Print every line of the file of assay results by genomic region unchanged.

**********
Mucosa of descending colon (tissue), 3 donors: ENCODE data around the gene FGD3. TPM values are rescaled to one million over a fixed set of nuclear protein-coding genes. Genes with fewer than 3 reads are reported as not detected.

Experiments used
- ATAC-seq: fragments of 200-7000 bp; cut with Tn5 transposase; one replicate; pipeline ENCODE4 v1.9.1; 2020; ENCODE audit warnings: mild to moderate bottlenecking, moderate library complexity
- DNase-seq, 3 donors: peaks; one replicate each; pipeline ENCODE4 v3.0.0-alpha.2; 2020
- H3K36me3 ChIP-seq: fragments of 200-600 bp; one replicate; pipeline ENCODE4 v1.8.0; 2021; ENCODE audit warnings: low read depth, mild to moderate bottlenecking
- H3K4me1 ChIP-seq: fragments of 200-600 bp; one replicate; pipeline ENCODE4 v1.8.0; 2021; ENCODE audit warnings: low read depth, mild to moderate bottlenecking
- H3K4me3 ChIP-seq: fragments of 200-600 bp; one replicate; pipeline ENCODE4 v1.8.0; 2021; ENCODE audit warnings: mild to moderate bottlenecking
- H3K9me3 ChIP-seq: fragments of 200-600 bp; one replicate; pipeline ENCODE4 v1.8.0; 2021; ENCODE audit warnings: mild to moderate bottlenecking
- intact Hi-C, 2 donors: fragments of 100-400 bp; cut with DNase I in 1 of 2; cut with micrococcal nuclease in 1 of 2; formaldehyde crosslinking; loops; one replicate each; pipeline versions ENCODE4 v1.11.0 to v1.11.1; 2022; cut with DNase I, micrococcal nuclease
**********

Mucosa of descending colon (tissue), 3 donors: ENCODE data around the gene FGD3. TPM values are rescaled to one million over a fixed set of nuclear protein-coding genes. Genes with fewer than 3 reads are reported as not detected.

Experiments used
- ATAC-seq: fragments of 200-7000 bp; cut with Tn5 transposase; one replicate; pipeline ENCODE4 v1.9.1; 2020; ENCODE audit warnings: mild to moderate bottlenecking, moderate library complexity
- DNase-seq, 3 donors: peaks; one replicate each; pipeline ENCODE4 v3.0.0-alpha.2; 2020
- H3K36me3 ChIP-seq: fragments of 200-600 bp; one replicate; pipeline ENCODE4 v1.8.0; 2021; ENCODE audit warnings: low read depth, mild to moderate bottlenecking
- H3K4me1 ChIP-seq: fragments of 200-600 bp; one replicate; pipeline ENCODE4 v1.8.0; 2021; ENCODE audit warnings: low read depth, mild to moderate bottlenecking
- H3K4me3 ChIP-seq: fragments of 200-600 bp; one replicate; pipeline ENCODE4 v1.8.0; 2021; ENCODE audit warnings: mild to moderate bottlenecking
- H3K9me3 ChIP-seq: fragments of 200-600 bp; one replicate; pipeline ENCODE4 v1.8.0; 2021; ENCODE audit warnings: mild to moderate bottlenecking
- intact Hi-C, 2 donors: fragments of 100-400 bp; cut with DNase I in 1 of 2; cut with micrococcal nuclease in 1 of 2; formaldehyde crosslinking; loops; one replicate each; pipeline versions ENCODE4 v1.11.0 to v1.11.1; 2022; cut with DNase I, micrococcal nuclease